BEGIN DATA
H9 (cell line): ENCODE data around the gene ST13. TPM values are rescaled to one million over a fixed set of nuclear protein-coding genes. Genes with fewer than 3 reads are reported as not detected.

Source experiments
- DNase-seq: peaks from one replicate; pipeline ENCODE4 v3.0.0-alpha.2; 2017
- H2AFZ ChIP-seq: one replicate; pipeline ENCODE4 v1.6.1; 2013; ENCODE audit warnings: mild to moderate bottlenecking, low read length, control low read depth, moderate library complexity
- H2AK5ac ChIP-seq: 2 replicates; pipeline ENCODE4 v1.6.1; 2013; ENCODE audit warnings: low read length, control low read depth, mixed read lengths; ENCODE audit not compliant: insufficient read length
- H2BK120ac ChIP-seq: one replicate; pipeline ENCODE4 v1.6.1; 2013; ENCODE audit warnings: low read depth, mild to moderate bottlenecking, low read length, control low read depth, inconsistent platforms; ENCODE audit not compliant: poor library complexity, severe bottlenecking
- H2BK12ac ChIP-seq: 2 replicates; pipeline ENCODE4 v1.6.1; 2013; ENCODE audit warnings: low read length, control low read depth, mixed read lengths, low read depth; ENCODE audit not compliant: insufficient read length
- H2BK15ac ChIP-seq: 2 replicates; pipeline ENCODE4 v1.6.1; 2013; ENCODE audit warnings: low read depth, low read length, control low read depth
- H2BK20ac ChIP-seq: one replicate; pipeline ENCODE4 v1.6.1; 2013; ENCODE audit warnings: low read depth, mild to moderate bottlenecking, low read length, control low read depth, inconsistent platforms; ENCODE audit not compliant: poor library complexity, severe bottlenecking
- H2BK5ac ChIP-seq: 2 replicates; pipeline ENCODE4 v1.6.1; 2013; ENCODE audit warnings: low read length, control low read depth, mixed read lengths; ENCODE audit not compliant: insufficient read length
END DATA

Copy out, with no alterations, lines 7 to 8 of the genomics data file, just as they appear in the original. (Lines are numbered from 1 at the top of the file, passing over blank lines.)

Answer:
- H2BK12ac ChIP-seq: 2 replicates; pipeline ENCODE4 v1.6.1; 2013; ENCODE audit warnings: low read length, control low read depth, mixed read lengths, low read depth; ENCODE audit not compliant: insufficient read length
- H2BK15ac ChIP-seq: 2 replicates; pipeline ENCODE4 v1.6.1; 2013; ENCODE audit warnings: low read depth, low read length, control low read depth